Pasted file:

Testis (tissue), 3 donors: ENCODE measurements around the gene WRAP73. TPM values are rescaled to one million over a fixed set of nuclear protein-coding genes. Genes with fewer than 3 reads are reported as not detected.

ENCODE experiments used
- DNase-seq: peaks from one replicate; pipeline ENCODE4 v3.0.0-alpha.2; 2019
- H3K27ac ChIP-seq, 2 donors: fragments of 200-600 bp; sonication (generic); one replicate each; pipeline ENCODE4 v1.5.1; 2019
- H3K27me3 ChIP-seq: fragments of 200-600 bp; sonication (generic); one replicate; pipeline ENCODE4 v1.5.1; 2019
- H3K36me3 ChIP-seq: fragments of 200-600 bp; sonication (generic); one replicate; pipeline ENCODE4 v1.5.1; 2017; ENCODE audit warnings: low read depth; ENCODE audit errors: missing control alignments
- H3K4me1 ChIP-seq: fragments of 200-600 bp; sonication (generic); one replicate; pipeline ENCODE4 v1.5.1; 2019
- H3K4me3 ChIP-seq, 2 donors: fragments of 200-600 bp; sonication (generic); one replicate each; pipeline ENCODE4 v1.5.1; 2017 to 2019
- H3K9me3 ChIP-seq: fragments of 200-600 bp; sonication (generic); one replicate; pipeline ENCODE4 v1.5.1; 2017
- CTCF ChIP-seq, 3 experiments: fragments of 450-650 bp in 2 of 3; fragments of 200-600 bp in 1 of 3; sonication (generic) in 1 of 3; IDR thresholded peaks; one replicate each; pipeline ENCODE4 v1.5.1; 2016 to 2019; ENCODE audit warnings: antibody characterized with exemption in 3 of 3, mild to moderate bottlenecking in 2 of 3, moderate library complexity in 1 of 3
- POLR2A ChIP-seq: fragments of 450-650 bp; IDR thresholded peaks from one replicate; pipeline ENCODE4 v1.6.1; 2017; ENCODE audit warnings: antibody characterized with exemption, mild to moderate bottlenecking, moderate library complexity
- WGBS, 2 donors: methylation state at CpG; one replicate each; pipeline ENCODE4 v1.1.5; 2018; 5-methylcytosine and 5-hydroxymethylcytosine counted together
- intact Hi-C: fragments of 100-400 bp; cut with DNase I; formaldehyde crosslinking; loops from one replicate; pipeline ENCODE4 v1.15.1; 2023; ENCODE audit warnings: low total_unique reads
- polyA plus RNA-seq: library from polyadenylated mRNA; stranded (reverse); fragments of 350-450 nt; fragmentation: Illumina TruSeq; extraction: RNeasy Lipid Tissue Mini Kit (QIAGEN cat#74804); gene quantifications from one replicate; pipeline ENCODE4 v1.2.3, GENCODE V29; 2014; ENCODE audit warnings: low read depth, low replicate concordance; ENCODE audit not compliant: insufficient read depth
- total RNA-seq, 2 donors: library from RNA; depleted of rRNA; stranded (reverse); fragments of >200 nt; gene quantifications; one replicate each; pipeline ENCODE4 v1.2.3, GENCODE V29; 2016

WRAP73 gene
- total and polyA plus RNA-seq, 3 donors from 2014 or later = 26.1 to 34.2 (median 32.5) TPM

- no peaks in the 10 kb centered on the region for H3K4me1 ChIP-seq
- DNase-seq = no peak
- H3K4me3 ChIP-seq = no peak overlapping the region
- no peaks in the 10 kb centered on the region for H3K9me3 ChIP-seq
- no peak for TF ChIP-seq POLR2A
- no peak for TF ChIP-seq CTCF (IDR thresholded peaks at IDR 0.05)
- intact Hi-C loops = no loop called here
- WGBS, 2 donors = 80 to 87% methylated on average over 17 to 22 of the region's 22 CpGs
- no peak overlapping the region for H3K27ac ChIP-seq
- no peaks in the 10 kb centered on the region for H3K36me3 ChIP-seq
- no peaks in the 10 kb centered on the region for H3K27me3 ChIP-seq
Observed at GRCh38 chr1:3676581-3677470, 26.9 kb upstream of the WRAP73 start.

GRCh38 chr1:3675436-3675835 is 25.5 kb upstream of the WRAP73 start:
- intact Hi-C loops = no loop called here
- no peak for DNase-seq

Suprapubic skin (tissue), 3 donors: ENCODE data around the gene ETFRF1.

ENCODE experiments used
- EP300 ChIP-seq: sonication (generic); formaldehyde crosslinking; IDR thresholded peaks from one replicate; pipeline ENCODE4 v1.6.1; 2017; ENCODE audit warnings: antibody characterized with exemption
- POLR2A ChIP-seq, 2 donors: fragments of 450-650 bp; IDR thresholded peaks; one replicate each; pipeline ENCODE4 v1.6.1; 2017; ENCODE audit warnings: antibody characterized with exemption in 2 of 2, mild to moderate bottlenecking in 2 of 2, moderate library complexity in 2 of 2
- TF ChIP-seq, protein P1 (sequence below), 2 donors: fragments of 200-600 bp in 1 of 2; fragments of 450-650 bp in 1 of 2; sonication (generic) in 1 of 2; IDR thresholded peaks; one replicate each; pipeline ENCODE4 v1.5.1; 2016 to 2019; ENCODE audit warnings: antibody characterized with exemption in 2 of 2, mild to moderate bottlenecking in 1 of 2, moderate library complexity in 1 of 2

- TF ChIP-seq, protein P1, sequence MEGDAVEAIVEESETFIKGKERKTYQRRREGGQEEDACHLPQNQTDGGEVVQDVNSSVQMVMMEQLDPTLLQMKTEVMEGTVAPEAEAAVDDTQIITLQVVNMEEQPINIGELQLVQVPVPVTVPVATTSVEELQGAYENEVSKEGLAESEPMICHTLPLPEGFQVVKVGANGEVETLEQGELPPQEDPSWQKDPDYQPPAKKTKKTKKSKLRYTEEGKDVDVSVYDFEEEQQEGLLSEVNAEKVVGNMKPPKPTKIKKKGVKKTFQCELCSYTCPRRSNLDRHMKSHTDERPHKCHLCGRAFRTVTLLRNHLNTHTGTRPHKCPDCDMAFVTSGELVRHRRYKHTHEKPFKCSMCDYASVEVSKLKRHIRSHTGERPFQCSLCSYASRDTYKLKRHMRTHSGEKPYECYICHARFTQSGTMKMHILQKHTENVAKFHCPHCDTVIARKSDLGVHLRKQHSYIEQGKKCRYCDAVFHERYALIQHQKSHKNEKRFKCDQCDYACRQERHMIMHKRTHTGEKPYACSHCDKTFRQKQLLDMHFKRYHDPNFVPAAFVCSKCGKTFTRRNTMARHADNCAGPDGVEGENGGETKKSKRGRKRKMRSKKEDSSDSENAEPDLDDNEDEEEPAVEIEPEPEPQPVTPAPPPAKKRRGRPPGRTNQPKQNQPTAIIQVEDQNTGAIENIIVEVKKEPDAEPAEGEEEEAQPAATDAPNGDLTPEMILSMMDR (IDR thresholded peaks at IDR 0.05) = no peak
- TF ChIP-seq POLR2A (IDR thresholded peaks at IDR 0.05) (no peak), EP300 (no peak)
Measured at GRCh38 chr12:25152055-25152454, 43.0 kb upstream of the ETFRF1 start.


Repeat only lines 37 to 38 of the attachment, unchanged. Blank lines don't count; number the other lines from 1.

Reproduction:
- TF ChIP-seq, protein P1 (sequence below), 2 donors: fragments of 200-600 bp in 1 of 2; fragments of 450-650 bp in 1 of 2; sonication (generic) in 1 of 2; IDR thresholded peaks; one replicate each; pipeline ENCODE4 v1.5.1; 2016 to 2019; ENCODE audit warnings: antibody characterized with exemption in 2 of 2, mild to moderate bottlenecking in 1 of 2, moderate library complexity in 1 of 2

- TF ChIP-seq, protein P1, sequence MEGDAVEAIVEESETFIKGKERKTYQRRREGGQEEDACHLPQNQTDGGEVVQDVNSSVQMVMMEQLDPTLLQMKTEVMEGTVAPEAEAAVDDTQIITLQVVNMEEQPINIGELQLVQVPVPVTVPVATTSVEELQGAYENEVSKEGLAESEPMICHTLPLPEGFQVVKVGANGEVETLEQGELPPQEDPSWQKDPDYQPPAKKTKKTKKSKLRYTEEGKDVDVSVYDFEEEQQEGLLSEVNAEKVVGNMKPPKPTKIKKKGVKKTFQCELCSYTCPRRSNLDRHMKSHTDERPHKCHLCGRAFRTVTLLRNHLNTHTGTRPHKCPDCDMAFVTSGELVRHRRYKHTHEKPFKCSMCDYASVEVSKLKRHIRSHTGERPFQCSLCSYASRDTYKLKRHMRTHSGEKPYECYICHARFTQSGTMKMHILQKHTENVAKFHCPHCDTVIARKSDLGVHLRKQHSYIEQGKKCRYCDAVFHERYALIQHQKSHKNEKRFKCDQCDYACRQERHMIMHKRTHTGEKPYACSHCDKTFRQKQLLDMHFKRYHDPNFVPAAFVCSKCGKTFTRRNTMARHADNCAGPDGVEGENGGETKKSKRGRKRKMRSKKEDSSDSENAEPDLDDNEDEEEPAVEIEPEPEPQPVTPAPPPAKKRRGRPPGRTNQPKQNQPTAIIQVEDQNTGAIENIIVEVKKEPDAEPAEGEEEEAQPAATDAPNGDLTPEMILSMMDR (IDR thresholded peaks at IDR 0.05) = no peak